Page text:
“If he had been the prisoner who yelled out the insult, it would not justify this beating, but at least I would understand where it came from,” Sivin said in an interview.
The officers “punished the wrong guy,” said the civil rights attorney, who has represented prisoners for 30 years. “They guessed at a cell number and guessed wrong.”
In federal court papers, Williams tells State Police investigators that corrections officers came to his cell that day, searched it for contraband and then told him he had to come with them to take a urine test. He alleged that officers escorted him to the day room where they assaulted him “for no reason.”
Williams said he was punched, kicked and hit at least 30 times with a “hard object.” He said he was “crying and in severe pain” when officers lifted him up, cuffed his hands behind his back and told him to walk down a flight of stairs. He said he told the officers he couldn’t walk because he believed both ankles were broken.
He said he landed on his shoulder when he was shoved down the flight of stairs.
“Inmate Williams stated the guards picked him up and pushed his head into a wall, and then cleaned off his face with a dirty wet mop,” a State Police investigator wrote in a report included in the federal court papers.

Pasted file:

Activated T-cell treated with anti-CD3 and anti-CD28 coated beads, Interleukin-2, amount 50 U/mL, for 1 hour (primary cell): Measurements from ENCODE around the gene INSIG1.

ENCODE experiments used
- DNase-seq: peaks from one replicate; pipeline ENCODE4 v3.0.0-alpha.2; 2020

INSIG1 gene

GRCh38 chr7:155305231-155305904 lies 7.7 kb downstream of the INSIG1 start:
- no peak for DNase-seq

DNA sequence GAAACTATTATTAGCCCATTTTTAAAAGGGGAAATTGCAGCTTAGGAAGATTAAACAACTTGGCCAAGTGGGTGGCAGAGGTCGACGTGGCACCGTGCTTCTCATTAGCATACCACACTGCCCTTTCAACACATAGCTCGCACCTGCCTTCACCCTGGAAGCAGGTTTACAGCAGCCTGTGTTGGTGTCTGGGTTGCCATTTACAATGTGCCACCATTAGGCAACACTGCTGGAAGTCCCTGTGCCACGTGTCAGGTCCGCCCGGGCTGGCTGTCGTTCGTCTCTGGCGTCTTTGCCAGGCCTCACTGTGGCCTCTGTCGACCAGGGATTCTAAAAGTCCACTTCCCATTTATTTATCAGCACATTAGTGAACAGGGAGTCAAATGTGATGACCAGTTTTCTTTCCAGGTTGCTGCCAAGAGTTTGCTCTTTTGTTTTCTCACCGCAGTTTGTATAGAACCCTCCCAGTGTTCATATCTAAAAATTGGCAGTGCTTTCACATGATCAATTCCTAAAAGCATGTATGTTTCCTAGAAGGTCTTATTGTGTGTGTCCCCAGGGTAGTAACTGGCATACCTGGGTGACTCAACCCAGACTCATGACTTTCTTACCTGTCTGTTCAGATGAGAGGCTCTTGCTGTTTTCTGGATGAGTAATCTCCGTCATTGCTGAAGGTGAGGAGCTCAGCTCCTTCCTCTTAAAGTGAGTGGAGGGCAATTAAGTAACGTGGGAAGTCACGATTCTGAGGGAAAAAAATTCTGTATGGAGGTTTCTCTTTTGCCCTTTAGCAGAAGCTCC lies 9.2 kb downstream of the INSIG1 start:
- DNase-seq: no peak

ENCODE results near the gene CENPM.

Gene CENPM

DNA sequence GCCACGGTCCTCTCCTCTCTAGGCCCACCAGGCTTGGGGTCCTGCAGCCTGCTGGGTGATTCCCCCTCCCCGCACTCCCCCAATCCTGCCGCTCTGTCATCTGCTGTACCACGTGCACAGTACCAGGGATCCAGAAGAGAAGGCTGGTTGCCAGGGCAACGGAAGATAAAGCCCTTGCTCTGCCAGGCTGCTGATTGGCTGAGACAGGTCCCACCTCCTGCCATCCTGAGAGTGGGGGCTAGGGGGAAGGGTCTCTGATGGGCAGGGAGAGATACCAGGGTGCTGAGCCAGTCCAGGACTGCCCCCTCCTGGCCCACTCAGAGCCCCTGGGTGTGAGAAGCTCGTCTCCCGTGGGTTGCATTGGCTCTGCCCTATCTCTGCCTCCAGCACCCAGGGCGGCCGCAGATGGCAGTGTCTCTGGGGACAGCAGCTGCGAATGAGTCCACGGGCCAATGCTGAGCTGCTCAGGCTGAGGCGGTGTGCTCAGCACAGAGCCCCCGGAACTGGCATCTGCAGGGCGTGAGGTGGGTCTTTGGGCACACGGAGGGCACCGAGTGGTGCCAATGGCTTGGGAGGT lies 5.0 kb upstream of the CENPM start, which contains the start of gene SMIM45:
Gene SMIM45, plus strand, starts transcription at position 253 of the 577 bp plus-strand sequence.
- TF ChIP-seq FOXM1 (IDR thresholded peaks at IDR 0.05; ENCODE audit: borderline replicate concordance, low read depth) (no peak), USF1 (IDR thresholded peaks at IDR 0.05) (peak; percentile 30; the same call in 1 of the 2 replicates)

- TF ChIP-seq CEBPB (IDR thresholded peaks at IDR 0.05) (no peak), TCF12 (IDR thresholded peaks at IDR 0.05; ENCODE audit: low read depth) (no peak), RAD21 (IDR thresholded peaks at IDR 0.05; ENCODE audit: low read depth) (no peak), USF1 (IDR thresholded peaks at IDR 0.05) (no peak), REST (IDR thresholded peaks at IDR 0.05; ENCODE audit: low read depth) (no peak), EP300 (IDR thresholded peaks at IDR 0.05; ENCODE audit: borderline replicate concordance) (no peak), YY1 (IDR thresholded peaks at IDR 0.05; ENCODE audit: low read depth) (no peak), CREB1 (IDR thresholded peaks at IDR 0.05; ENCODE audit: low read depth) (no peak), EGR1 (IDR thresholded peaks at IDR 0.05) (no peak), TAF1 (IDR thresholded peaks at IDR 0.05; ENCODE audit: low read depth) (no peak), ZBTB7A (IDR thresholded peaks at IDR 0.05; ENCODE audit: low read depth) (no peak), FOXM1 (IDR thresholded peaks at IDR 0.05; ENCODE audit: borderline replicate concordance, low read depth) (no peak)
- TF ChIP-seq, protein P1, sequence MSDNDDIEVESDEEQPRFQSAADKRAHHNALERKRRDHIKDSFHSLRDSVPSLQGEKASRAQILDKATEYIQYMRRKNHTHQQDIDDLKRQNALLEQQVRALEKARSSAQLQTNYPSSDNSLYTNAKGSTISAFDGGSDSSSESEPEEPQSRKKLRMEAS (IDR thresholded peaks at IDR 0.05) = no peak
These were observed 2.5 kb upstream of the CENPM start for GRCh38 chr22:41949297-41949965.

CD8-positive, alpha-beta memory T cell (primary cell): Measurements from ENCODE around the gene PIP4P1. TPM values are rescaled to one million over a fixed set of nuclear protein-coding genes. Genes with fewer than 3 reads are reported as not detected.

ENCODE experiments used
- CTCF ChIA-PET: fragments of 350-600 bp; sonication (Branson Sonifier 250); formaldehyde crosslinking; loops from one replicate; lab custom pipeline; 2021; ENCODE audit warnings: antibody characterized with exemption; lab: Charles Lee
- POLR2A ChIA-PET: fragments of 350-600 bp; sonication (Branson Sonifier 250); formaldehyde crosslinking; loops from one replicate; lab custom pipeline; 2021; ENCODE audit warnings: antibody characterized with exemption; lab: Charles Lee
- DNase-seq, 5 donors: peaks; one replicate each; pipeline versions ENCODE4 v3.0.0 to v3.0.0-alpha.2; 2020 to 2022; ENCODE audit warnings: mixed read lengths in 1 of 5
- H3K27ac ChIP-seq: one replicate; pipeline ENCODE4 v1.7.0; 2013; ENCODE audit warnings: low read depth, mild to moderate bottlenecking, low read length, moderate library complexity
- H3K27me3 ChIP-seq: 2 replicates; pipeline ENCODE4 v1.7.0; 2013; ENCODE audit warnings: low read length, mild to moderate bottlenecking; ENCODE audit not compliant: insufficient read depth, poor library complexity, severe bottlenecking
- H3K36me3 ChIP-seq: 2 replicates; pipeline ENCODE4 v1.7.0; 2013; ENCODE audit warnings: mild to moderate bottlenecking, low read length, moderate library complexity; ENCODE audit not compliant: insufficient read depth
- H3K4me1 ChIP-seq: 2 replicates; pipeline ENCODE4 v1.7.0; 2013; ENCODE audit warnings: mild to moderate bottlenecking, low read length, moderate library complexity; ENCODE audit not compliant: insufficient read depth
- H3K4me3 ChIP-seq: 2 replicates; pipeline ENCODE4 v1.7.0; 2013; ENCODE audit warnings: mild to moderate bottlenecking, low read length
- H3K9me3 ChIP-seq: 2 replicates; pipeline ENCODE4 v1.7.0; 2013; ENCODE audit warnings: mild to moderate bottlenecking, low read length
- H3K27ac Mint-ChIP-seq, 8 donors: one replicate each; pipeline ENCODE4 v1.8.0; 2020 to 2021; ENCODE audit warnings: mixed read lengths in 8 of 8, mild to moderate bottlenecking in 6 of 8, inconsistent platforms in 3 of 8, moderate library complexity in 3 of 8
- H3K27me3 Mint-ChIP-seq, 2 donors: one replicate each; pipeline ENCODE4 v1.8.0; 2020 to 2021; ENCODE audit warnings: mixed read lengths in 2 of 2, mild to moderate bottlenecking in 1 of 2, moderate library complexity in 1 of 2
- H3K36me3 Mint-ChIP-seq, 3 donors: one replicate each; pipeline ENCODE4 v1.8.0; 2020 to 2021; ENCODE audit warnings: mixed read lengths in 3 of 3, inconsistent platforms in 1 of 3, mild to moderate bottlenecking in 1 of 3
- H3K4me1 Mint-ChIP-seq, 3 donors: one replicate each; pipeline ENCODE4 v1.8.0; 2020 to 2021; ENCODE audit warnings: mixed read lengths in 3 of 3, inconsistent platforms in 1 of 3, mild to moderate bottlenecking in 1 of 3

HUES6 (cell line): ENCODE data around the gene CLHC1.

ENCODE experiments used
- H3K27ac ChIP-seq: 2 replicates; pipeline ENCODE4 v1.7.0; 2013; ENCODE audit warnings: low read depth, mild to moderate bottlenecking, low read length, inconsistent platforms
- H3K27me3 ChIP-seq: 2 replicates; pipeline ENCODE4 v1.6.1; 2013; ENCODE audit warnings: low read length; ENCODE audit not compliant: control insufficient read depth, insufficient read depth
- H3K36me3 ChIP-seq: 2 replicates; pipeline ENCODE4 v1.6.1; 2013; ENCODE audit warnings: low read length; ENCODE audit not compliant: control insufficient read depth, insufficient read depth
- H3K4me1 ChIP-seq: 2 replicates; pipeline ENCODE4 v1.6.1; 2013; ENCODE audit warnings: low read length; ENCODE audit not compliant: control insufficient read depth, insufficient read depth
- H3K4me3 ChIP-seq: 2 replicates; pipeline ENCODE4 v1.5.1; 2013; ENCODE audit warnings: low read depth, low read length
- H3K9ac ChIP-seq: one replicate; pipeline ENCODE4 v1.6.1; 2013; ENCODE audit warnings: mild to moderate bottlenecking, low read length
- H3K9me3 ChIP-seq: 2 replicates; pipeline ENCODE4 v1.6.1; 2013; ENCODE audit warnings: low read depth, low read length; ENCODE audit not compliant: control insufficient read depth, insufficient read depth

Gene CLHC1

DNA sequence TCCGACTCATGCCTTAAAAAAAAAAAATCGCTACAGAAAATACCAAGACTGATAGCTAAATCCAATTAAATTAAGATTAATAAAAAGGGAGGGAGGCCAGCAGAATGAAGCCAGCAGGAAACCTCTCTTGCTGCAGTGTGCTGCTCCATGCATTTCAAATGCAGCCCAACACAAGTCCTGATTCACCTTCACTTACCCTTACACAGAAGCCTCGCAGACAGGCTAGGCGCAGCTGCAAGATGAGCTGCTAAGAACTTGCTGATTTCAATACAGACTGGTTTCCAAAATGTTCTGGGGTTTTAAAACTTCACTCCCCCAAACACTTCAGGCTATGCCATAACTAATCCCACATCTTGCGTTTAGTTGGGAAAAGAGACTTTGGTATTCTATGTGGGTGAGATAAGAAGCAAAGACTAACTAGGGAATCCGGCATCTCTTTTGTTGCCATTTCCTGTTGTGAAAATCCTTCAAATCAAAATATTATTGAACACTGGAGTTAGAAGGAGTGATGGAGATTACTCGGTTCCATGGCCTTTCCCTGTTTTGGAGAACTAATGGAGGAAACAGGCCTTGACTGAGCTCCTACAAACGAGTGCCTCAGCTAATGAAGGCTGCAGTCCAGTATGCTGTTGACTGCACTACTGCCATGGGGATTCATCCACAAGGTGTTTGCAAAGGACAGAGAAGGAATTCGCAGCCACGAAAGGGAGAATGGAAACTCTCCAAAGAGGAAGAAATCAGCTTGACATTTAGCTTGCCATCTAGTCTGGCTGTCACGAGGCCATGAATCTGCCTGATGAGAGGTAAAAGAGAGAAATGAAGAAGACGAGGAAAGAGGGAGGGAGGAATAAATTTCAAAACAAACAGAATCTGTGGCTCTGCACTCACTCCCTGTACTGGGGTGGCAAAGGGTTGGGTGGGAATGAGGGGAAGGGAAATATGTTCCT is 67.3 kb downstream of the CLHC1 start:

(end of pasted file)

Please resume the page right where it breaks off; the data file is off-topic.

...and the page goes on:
Another inmate quoted in federal court documents said a corrections officer told him to clean up all the blood in the day room after Williams was injured, and also ordered him to say there was no blood if anyone asked.
Williams was released from prison in January 2012 after serving more than three years for grand larceny, according to state records. His federal lawsuit alleges that he still suffers from his injuries and also has nightmares related to the alleged beating.
“He’s out of prison now and looking for work,” Sivin said of Williams last week.
Supporters of Warner, Swack and Rademacher call them “the Attica 3.”
“Any allegation against any of our members is taken very seriously, and we are confident that once all the facts are released, these officers will be exonerated of all charges,” said Mike Dildine, western regional vice president for the officers association. “Violence against our members inside New York State prisons continues to increase at an alarming rate.”
The union noted that the number of inmate assaults on staff increased from 577 in 2010 to 747 in 2014, despite a decline of 4,000 inmates during that same time period.
“The bottom line,” Dildine added, “is that corrections officers are working in an increasingly violent environment, and they are getting attacked by violent criminals on a daily basis.”
While assaults by prisoners against prison staffers have increased by nearly 30 percent over four years, the majority of those assaults are never prosecuted as crimes, the officers association said.
Attorneys for the three also note the hardships facing the corrections officers.
“Being a correctional officer is difficult enough. They put themselves in harm’s way every day. Now officers and their families have to worry that just by protecting themselves they could face felony charges,” said Cheryl Meyers Buth, an Orchard Park attorney who represents the officers with Daniels and Norman P. Effman.